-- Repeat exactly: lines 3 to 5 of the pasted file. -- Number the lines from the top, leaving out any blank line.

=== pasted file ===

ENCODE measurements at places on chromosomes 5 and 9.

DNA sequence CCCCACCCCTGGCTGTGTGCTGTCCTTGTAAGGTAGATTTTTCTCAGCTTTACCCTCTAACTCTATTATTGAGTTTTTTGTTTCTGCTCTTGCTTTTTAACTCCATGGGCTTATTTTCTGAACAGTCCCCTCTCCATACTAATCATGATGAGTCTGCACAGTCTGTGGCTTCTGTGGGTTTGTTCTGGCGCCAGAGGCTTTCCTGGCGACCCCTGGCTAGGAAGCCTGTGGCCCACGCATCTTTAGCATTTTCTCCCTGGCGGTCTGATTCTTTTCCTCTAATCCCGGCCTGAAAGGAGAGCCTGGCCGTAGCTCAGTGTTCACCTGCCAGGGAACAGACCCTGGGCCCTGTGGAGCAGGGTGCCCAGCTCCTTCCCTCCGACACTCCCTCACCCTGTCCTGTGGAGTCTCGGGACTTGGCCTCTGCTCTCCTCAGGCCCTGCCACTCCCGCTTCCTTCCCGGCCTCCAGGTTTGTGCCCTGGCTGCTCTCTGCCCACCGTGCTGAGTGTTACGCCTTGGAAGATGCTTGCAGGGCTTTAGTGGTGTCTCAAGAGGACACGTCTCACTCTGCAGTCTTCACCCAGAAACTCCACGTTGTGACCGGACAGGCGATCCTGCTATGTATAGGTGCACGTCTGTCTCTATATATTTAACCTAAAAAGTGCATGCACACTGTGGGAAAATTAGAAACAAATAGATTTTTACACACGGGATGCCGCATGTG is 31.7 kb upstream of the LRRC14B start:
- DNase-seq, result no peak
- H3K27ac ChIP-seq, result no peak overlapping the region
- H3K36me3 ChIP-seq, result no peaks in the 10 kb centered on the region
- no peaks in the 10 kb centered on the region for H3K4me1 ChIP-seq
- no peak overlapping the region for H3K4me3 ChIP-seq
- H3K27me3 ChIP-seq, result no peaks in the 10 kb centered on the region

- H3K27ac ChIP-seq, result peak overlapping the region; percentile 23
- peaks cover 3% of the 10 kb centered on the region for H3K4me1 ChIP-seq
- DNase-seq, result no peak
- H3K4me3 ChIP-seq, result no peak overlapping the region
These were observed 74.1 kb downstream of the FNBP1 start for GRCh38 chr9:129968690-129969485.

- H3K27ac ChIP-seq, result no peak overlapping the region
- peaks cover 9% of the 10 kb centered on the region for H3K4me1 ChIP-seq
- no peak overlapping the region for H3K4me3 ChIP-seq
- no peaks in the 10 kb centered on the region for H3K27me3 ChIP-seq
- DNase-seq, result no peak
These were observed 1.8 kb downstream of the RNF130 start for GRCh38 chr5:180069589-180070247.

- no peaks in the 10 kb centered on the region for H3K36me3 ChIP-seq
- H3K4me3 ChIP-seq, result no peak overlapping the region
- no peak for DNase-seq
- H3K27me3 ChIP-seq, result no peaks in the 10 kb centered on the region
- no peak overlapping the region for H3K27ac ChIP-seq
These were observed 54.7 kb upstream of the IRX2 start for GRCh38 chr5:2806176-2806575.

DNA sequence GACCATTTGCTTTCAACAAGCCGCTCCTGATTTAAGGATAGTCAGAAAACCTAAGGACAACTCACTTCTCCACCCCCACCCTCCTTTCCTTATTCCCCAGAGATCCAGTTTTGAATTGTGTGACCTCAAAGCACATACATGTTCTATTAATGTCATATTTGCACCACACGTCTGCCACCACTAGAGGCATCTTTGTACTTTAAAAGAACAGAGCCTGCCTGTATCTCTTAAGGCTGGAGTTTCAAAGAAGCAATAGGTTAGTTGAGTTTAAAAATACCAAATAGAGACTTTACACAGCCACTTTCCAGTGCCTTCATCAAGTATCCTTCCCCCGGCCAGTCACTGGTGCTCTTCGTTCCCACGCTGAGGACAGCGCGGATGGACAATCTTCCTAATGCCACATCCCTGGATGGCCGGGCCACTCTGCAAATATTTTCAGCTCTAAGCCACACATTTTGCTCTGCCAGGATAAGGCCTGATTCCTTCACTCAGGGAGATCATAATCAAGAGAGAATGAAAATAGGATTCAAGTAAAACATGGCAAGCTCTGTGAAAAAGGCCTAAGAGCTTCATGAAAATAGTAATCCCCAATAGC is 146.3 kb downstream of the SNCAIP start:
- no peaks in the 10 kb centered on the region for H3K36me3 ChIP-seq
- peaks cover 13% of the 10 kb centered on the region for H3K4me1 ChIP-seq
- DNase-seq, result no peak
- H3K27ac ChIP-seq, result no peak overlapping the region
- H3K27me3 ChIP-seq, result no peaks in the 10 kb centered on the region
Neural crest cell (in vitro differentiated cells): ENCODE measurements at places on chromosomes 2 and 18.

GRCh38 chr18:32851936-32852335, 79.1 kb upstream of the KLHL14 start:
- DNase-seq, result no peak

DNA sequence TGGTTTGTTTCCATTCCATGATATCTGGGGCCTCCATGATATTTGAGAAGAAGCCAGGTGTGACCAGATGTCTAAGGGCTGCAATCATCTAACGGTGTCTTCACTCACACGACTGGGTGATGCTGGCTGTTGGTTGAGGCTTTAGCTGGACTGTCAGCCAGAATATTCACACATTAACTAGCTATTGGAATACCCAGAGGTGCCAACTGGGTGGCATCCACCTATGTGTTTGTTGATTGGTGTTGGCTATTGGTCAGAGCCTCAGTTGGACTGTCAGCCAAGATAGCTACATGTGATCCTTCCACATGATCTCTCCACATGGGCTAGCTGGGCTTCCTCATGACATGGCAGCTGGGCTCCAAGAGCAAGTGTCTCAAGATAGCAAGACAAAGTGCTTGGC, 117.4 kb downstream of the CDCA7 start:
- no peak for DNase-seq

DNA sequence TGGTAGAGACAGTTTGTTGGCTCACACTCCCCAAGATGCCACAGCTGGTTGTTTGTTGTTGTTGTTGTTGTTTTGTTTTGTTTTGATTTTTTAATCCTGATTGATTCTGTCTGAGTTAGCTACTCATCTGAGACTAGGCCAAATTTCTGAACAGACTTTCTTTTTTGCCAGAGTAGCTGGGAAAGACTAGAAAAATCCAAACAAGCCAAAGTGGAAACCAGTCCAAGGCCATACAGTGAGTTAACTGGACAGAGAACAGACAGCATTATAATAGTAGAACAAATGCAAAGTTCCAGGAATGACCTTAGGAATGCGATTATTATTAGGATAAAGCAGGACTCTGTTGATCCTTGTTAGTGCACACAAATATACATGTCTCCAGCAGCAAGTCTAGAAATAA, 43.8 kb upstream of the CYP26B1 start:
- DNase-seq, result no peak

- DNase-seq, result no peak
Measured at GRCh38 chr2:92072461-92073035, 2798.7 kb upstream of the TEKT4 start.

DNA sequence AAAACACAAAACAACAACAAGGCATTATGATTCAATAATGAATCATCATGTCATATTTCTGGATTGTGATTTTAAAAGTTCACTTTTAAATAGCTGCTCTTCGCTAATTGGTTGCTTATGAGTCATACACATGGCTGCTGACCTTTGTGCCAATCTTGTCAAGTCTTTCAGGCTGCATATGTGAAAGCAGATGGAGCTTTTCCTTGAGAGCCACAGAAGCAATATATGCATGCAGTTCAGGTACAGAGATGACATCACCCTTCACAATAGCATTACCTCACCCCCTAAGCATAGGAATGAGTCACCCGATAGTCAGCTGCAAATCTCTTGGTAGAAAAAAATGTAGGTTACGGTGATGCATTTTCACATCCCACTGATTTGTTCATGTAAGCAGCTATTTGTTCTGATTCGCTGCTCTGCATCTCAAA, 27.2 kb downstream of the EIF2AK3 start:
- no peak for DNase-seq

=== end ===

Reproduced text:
- DNase-seq, result no peak
- H3K27ac ChIP-seq, result no peak overlapping the region
- H3K36me3 ChIP-seq, result no peaks in the 10 kb centered on the region